Sure would be interesting to see how guests in the park industry factor Internet into their satisfaction ratings.

Great parallels between the park business and the hotel business. The park industry needs to pay more attention and take the lessons learned in the hotel industry to heart.

RV Newsletter Calls for More Inexpensive Camping

The editor of one of the most widely read weekly RV consumer newsletters recently wrote an editorial in which he challenged the park industry to find “a creative business person (needs) to come along with a plan for an extensive network of low-cost, no-frills, self-check-in campgrounds, and then run with it.”

Here’s my response to this particular editor who is really a thoughtful, responsible and very experienced writer and RVer.

Here are a few challenges that even the most creative entrepreneur would face in trying to establish the kind of network you envision.

1. Nothing beats free. No matter how low overnight camping prices go, free is still a better deal. How do you compete when your competition is offering your services for free? Motel 6 (the example that you used to illustrate inexpensive, frill-free accommodations) has no free competition. No one offers free motel rooms at any level of amenities. As you well know, Flying J, WalMart, highway rest areas, and parking lots of all kinds are the overnight home of choice for many RVers on the road. They’re free. How many RVers would gladly pay $15 or $20 for a night when they can camp for free down the road?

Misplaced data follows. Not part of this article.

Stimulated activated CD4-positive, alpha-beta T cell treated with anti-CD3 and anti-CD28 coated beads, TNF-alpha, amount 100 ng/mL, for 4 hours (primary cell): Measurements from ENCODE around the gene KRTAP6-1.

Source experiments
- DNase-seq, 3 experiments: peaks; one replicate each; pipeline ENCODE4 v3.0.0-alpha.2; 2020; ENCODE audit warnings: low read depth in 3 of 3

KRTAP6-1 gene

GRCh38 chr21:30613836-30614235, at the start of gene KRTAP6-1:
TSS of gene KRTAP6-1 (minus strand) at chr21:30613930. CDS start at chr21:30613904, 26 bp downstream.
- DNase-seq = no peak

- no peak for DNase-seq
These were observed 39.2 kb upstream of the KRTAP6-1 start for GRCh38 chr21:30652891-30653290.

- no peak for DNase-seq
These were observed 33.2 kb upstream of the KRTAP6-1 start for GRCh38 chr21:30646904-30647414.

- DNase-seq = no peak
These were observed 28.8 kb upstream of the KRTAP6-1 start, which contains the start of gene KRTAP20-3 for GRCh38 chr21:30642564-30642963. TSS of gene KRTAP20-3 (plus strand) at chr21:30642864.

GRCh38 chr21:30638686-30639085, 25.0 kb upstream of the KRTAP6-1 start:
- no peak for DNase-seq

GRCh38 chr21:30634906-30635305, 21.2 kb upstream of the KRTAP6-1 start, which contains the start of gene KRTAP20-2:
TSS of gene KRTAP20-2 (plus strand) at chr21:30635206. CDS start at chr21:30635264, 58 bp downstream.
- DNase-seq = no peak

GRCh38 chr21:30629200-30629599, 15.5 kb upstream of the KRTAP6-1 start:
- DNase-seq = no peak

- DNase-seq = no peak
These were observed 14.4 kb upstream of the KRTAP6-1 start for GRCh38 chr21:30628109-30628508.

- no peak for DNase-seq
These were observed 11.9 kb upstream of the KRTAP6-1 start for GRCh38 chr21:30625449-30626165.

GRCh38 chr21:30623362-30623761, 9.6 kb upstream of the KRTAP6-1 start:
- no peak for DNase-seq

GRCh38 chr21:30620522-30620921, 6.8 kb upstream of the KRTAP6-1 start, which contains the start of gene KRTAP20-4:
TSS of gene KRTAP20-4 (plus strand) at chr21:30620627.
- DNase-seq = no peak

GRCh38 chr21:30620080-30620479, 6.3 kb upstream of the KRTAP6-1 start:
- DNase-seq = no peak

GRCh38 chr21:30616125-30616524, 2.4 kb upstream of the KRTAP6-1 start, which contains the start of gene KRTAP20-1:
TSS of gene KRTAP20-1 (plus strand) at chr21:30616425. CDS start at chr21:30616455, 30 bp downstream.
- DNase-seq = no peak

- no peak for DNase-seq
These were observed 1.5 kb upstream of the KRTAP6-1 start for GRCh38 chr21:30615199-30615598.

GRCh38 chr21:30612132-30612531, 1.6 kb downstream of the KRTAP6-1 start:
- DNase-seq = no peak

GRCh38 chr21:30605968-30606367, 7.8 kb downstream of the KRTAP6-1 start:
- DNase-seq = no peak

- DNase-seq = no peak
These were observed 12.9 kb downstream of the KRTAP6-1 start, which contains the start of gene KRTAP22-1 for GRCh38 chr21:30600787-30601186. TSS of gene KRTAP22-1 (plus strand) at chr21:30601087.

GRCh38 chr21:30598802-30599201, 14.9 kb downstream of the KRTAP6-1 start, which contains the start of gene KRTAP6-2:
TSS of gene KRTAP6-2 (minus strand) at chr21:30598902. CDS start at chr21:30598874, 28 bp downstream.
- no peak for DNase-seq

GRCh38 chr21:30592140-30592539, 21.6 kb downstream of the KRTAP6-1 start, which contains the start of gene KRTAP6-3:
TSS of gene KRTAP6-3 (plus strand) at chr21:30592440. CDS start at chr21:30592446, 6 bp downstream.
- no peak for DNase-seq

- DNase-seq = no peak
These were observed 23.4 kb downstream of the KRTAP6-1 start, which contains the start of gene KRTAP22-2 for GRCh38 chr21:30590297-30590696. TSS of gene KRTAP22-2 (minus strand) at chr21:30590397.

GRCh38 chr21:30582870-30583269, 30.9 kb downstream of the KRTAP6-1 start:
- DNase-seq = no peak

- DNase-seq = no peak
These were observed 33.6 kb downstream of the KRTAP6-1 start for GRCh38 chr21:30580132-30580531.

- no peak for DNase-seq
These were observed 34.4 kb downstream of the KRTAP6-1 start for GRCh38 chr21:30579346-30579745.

2. No matter how we count the numbers, RVers and RVing comprise a very small universe when compared to the hotel and lodging industry. Maybe there are 10 million licensed RVs out there across the U.S. On any given night throughout the year, how many do you think are on the road looking for inexpensive overnight places to stay? It is highly improbable that there are sufficient numbers of RVs traveling each day to support any kind of extensive national network of inexpensive parks. The scale just isn’t there. You need prospects and potential customers to make a business work and the numbers just don’t work when you’re talking about RVs on the road. You can only fish where and when there are fish to be caught. How many RVers are there out there in January, February and March along the northern tier of the U.S? How many are there in mid-summer in south Texas, Florida and Arizona? We are talking about a very small market with very definite seasonal preferences.

Just to put the RV industry into a larger perspective, in 2011, there were 5.5 million cars and light trucks sold in the U.S. The same year, there were 252,000 RVs sold. Trip Advisor lists over 53,000 hotels. Compare that to about 8,500 private commercial campgrounds. And according to Wikipedia, there are about 300 million cars in the U.S. – compared with an estimate of maybe 10 million RVs. The RV and park industries are small change and the numbers just do not justify or point to a segment of parks that could be priced at less then what is currently offered.